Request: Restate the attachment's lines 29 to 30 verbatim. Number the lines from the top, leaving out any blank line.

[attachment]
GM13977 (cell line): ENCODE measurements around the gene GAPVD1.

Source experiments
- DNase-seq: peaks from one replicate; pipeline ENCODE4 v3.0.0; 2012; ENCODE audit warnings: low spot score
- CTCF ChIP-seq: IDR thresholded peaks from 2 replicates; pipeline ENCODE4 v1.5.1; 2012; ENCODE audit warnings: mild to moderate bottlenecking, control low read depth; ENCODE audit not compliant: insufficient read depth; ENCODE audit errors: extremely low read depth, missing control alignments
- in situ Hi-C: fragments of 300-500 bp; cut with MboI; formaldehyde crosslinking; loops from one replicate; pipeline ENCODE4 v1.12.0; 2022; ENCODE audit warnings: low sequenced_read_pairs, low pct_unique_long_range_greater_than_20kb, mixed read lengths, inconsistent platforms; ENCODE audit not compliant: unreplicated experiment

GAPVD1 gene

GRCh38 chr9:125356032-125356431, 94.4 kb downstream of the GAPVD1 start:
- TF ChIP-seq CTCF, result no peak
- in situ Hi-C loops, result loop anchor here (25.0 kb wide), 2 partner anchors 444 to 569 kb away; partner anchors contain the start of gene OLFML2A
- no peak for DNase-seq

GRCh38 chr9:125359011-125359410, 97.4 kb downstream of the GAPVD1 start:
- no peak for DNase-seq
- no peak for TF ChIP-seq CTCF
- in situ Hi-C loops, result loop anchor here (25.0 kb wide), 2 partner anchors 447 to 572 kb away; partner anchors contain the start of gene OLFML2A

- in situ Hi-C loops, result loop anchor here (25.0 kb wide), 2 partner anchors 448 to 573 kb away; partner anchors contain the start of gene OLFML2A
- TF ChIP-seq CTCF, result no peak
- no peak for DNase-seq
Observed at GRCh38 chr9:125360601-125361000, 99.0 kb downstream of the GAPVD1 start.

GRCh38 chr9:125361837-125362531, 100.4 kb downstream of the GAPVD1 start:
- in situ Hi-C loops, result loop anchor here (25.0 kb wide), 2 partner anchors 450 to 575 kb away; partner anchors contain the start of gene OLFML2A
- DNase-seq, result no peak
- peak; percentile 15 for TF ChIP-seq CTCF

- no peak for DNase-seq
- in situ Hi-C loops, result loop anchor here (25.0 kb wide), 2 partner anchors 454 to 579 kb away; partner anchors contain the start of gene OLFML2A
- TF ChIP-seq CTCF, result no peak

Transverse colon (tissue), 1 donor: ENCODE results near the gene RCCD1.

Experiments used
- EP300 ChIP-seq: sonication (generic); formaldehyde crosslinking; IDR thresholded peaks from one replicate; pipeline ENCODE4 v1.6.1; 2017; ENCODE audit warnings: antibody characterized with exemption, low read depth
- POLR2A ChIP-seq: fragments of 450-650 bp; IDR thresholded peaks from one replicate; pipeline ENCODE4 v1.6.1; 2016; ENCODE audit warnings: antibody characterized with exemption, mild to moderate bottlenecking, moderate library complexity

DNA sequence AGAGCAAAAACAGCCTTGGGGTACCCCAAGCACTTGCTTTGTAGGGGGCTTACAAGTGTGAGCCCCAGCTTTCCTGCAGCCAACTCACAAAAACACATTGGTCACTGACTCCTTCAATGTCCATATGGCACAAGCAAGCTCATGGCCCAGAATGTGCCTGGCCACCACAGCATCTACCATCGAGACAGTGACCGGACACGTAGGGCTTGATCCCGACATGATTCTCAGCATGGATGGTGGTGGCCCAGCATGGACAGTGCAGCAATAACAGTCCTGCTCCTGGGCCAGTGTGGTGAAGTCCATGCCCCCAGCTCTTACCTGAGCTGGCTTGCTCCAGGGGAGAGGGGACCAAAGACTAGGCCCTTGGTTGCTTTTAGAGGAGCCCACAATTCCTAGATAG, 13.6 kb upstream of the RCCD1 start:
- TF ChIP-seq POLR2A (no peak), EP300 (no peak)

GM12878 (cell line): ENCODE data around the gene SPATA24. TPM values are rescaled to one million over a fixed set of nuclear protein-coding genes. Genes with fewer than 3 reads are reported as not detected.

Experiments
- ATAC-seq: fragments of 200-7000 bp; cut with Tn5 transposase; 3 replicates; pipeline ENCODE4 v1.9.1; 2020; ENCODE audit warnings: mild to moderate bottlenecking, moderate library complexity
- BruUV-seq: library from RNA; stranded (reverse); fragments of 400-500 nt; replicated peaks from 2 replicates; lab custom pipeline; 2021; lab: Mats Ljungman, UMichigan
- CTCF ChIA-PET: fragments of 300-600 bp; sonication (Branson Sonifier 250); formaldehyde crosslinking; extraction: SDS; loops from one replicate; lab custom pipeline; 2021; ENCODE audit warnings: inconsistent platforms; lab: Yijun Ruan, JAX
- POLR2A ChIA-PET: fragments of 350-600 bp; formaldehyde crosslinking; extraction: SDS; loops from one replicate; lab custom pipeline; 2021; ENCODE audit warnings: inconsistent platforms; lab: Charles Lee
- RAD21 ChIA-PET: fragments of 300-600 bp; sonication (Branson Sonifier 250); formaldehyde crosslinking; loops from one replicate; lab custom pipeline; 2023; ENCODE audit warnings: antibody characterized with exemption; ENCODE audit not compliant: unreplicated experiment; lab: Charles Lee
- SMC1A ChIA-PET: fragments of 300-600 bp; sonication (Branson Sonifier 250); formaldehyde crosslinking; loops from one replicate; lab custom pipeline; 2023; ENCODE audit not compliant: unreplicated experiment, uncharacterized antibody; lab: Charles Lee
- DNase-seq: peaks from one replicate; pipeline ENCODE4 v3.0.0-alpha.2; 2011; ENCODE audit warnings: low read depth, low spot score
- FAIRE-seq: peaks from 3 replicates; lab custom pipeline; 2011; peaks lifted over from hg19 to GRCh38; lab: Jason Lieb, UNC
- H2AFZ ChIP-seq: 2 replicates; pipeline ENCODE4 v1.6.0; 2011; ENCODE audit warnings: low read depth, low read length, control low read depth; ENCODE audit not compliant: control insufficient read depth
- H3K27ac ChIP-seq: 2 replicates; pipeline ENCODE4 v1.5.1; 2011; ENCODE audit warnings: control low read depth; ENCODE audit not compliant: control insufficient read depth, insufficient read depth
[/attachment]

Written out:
- POLR2A ChIP-seq: fragments of 450-650 bp; IDR thresholded peaks from one replicate; pipeline ENCODE4 v1.6.1; 2016; ENCODE audit warnings: antibody characterized with exemption, mild to moderate bottlenecking, moderate library complexity

DNA sequence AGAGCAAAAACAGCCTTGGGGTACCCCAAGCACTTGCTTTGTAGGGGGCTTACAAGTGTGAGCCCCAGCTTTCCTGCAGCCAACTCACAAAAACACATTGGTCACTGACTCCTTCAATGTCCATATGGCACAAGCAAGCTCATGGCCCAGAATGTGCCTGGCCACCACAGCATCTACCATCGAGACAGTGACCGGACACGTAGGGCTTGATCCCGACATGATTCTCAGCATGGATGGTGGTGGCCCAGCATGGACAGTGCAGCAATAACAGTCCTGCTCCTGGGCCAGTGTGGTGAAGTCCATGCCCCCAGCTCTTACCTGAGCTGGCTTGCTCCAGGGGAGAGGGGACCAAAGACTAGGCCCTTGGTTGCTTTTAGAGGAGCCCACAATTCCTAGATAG, 13.6 kb upstream of the RCCD1 start: